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EIA Petroleum Status Report  
Released On 2/14/2018 10:30:00 AM For wk2/9, 2018
Crude oil inventories [weekly change]1.9 M barrels1.8 M barrels
Gasoline [weekly change]3.4 M barrels3.6 M barrels
Distillates [weekly change]3.9 M barrels-0.5 M barrels

Rising for the third week in a row after a long string of weekly declines, crude oil inventories were up 1.8 million barrels in the February 9 week to 422.1 million, 18.5 percent below the level a year ago. Gasoline inventories also rose again and were up 3.6 million barrels from the prior week at 249.1 million, 3.9 percent less than last year at this time, while inventories of distillates fell 0.5 million barrels to 141.4 million, down 16.9 percent year-on-year. The weekly increase in crude oil inventories was smaller than the 3.9 million build reported Tuesday by the American Petroleum Institute (API), a private industry group. WTI prices, which fell earlier on the back of the large API build, jumped about a $1.00 higher to around $59.60 per barrel after the release of the EIA report.

Refineries slowed down to operate at 89.8 percent of their operable capacity, down 3.7 percentage points from the prior week. Production also decreased during the week, with gasoline averaging 9.6 million barrels per day and distillates 4.8 million barrels per day.

Crude oil imports fell marginally to 7.9 million barrels per day during the week, keeping the average over the last four weeks at about 8.1 million barrels, 5.0 percent less than in the same period last year.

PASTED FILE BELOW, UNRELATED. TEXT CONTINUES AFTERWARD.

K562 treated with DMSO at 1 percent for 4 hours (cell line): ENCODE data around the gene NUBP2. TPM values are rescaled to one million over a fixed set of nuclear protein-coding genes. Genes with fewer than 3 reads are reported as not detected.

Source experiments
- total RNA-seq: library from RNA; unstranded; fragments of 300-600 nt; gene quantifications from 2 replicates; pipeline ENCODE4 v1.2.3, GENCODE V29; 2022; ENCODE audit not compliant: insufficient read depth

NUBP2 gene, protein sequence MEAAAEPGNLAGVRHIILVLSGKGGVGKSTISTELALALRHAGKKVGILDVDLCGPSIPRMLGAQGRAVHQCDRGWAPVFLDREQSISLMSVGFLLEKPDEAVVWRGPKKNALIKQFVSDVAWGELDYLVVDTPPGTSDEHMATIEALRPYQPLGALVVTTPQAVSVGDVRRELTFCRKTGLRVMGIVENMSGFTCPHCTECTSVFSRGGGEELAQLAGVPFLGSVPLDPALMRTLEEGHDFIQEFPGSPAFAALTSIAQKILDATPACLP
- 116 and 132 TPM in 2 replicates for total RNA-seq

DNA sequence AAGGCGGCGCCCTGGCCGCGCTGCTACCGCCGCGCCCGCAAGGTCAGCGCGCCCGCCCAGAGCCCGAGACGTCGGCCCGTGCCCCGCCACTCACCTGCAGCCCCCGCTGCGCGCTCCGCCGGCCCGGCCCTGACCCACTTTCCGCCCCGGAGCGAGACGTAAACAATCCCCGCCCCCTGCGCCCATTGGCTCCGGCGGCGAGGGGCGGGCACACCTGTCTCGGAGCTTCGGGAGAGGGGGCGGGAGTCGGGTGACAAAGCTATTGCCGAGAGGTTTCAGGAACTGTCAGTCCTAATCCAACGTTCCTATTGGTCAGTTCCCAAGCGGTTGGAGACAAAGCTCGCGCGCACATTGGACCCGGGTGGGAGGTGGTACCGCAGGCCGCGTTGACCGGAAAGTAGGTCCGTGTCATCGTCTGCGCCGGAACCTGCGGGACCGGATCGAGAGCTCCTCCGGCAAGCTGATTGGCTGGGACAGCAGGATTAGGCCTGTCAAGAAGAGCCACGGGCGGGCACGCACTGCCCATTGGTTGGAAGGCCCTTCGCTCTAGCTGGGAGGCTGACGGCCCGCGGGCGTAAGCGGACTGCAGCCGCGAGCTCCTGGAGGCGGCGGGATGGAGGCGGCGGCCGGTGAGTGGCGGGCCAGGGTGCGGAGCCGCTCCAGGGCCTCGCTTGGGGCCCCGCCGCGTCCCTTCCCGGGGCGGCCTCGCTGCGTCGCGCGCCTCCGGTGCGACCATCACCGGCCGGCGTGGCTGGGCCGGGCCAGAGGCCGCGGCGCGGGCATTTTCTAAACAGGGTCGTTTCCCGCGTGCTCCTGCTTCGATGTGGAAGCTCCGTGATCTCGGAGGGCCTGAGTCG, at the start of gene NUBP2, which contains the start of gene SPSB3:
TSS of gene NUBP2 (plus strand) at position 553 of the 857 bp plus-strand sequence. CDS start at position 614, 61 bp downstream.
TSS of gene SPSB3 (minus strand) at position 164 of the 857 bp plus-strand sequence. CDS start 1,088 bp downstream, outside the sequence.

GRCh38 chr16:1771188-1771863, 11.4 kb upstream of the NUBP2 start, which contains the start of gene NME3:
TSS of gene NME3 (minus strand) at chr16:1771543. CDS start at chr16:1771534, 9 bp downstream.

Demand remains strong, with total products supplied averaging 20.7 million barrels per day over the last four weeks, up 6.9 percent from the same period last year. Of this amount, motor gasoline supplied averaged 9.0 million barrels per day, 6.5 percent more than last year, while distillates supplied averaged over 4.0 million barrels per day, up 6.3 percent year-on-year.

Rising domestic oil production, averaging about 10.1 million barrels a day over the last four weeks and up 12.5 percent year-on-year, has in recent weeks more than made up for the 5.0 percent year-on-year decline in crude oil imports. But whether production continues to rise probably depends on the price of crude oil, under pressure recently, remaining well above breakeven costs.

The Energy Information Administration (EIA) provides weekly information on petroleum inventories in the U.S., whether produced here or abroad. The level of inventories helps determine prices for petroleum products.  Why Investors Care
As is evident from the chart, crude oil stocks can fluctuate dramatically over the year. When oil prices nearly reached $50 per barrel in August 2004, financial market players began to monitor crude oil inventories. It is not surprising to see sharp price hikes in crude oil when inventories are falling. Conversely, one would expect price declines when inventories are rising.
Data Source: Haver Analytics

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